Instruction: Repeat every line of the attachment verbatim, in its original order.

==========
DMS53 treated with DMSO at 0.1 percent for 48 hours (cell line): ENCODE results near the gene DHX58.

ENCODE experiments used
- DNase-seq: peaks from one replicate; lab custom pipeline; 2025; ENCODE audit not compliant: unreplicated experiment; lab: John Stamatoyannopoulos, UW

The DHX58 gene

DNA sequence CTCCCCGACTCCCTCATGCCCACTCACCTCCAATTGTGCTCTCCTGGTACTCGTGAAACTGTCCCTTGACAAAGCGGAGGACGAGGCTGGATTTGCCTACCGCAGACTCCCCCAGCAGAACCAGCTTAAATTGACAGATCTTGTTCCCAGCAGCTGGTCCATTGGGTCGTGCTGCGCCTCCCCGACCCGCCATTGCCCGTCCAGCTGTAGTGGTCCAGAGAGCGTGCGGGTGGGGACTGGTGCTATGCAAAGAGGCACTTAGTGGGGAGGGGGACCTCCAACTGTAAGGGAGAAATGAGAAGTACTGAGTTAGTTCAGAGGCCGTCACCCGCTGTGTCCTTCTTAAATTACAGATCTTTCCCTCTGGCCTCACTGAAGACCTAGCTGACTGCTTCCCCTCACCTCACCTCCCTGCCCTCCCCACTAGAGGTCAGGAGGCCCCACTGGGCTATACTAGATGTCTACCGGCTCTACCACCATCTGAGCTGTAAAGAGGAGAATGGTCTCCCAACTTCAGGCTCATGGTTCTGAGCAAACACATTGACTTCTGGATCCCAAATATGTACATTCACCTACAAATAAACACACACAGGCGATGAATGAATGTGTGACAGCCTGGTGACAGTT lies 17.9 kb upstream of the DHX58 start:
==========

DMS53 treated with DMSO at 0.1 percent for 48 hours (cell line): ENCODE results near the gene DHX58.

ENCODE experiments used
- DNase-seq: peaks from one replicate; lab custom pipeline; 2025; ENCODE audit not compliant: unreplicated experiment; lab: John Stamatoyannopoulos, UW

The DHX58 gene

DNA sequence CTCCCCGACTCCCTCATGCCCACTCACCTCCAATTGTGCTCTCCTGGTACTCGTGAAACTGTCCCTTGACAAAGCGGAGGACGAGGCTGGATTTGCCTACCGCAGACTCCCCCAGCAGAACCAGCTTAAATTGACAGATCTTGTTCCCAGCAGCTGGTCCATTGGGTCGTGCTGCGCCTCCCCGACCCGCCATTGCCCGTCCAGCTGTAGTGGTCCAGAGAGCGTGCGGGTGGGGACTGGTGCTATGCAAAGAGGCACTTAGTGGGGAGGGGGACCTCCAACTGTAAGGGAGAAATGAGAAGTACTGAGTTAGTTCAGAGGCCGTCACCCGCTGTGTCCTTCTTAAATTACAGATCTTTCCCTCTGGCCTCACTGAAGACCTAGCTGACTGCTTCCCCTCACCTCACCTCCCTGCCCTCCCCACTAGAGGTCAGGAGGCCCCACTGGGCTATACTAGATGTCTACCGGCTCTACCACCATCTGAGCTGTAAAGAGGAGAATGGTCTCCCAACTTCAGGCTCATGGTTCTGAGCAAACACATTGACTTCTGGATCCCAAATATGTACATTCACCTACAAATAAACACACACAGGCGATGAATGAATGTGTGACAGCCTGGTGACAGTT lies 17.9 kb upstream of the DHX58 start: